The company nearly ceased its existence in the fall of 1982, when Dykstra dismantled the company due to the lack of commercial projects. However business picked up shortly afterwards, beginning with Clint Eastwood's movie Firefox (1982), and the company was revitalized (as Apogee Productions, Inc. from 1989 onward). [2] Ten years later, however, in late 1992, Dykstra closed down the company permanently when he left to join Los Angeles-based Eggers Films. [3]

Grant McCune took possession of some of the equipment as well as the lease on the property and restarted the company as his own under the name Grant McCune Design. (Star Trek: The Next Generation Sketchbook: The Movies, p. 79)

Staff

People employed at Apogee, Inc. at the time of the production of The Motion Picture included:

  • Staff
    • Dick Alexander
    • Chuck Barbee – Effects Camera Man
    • David Bartholomew
    • Deborah Baxter
    • David Beasley
    • Mat Beck
    • Cosmos Bolger
    • Stephen Brooks [4]
    • Glenn Campbell
    • Mark Cane
    • Angela Diamos
    • Roger Dorney – Director of Optical Photography
    • Dennis Dorney
    • Don Dow – Effects Camera Man (1977-1978) [5]
    • Patricia Rose Duignan – Production Associate (1977-1978) [6]
    • Janet Dykstra
    • Richard Edlund – Director of Miniature Photography (1977-1978)
    • Robert Elswit
    • Chuck Embrey – Effects Gaffer
    • Leslie Ekker – Animation and Graphics Artist
    • Jon Erland
    • Joe Garlington
    • Bruno George
    • Pete Gerard – Model Maker
    • Rick Gilligan
    • Philip Golden
    • Phil Gonzales
    • Richie Helmer
    • Phil Joanou
    • Jack Johnson – Production Illustrator
    • Paul Johnson
    • Proctor Jones – Assistant Effects Camera Man
    • Michael Joyce – Model Maker
    • Denny Kelly
    • Deborah Kendall
    • Greg Kimble – Effects Camera Man
    • Steve Klein
    • Mark Kline
    • Martin Kline
    • Don Kurtz
    • Michael Lawler – Effects Camera Man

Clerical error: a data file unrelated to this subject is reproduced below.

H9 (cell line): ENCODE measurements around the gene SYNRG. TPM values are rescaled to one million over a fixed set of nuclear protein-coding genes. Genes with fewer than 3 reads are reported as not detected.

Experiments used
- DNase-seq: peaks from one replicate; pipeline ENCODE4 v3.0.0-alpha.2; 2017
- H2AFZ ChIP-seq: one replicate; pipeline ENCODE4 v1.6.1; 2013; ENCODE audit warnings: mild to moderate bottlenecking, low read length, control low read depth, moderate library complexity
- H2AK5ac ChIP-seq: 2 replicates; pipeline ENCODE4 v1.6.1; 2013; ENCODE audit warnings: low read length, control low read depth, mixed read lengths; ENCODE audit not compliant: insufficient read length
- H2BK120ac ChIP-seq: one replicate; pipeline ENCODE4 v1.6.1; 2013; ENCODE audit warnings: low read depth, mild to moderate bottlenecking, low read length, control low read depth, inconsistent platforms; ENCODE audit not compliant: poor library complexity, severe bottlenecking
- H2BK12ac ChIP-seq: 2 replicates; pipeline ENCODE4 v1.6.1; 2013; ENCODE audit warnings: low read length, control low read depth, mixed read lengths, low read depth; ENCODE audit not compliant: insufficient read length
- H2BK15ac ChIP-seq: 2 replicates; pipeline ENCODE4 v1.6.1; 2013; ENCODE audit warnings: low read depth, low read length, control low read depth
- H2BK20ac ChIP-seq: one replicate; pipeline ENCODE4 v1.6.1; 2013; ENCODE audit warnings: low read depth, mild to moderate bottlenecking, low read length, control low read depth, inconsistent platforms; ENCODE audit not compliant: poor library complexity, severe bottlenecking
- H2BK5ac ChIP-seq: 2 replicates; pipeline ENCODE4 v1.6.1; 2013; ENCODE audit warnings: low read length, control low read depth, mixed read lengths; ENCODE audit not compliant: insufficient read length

• Steve Mark
    • Pat McClung
    • Grant McCune – Model Shop Supervisor
    • Syd Mead – Concept Production Illustrator
    • Mike Middleton
    • Alvah J. Miller – Electronics Supervisor
    • John Millerburg
    • Harry Moreau
    • Erik Nash
    • Ron Nathan
    • Debbi Nikkel – Production Accountant
    • Jerry Pooler
    • John Ramsay
    • Gary Rhodaback
    • Steve Sass
    • Dennis Schultz
    • David Scott – Model Maker
    • Robert Shepherd
    • Bill Shourt
    • John Shourt
    • Tutt Shurtleff
    • Dick Singleton
    • Richard Smiley – Model Maker
    • Doug Smith – Effects Camera Man
    • David Sosalla – Model Sculptor/Maker
    • John Sullivan – Effects Camera Man
    • Michael Sweeney
    • Don Trumbull – Partner, Mechanical Design
    • Susan Turner
    • Don Webber
    • Gary Weeks
    • Greg Wilzbach – Animation and Graphics Artist
    • Diane E. Wooten

Further reading

  • "Star Trekking at Apogee with John Dykstra", Don Shay, Cinefex, issue 2, August 1980, pp. 50-71
  • "John Dykstra, Planning Science-Fiction Illusions", David Hutchison, Starlog, issue 103, February 1986, pp. 53-54
  • "Behind the Scenes: Visual Effects-1979", Star Trek: The Magazine Volume 2, Issue 8, December 2001, pp. 63-69

External links

Advertisement